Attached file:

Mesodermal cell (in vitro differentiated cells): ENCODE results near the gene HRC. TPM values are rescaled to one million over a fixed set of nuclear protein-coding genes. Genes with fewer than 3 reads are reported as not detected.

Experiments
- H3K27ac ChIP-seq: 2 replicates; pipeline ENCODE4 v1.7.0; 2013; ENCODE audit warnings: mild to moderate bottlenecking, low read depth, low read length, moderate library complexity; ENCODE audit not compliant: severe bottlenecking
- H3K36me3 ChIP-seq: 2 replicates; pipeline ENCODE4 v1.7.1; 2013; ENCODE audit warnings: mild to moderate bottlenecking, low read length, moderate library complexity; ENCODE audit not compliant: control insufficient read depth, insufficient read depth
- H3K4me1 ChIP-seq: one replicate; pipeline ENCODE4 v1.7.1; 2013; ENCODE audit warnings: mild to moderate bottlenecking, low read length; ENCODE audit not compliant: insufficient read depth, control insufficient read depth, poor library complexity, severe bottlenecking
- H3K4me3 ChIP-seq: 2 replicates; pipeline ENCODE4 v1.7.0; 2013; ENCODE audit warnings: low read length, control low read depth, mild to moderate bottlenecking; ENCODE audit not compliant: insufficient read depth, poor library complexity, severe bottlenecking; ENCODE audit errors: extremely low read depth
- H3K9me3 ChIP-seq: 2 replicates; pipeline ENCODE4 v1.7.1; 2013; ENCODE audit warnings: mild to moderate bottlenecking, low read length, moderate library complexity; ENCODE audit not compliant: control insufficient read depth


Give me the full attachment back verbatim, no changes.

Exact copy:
Mesodermal cell (in vitro differentiated cells): ENCODE results near the gene HRC. TPM values are rescaled to one million over a fixed set of nuclear protein-coding genes. Genes with fewer than 3 reads are reported as not detected.

Experiments
- H3K27ac ChIP-seq: 2 replicates; pipeline ENCODE4 v1.7.0; 2013; ENCODE audit warnings: mild to moderate bottlenecking, low read depth, low read length, moderate library complexity; ENCODE audit not compliant: severe bottlenecking
- H3K36me3 ChIP-seq: 2 replicates; pipeline ENCODE4 v1.7.1; 2013; ENCODE audit warnings: mild to moderate bottlenecking, low read length, moderate library complexity; ENCODE audit not compliant: control insufficient read depth, insufficient read depth
- H3K4me1 ChIP-seq: one replicate; pipeline ENCODE4 v1.7.1; 2013; ENCODE audit warnings: mild to moderate bottlenecking, low read length; ENCODE audit not compliant: insufficient read depth, control insufficient read depth, poor library complexity, severe bottlenecking
- H3K4me3 ChIP-seq: 2 replicates; pipeline ENCODE4 v1.7.0; 2013; ENCODE audit warnings: low read length, control low read depth, mild to moderate bottlenecking; ENCODE audit not compliant: insufficient read depth, poor library complexity, severe bottlenecking; ENCODE audit errors: extremely low read depth
- H3K9me3 ChIP-seq: 2 replicates; pipeline ENCODE4 v1.7.1; 2013; ENCODE audit warnings: mild to moderate bottlenecking, low read length, moderate library complexity; ENCODE audit not compliant: control insufficient read depth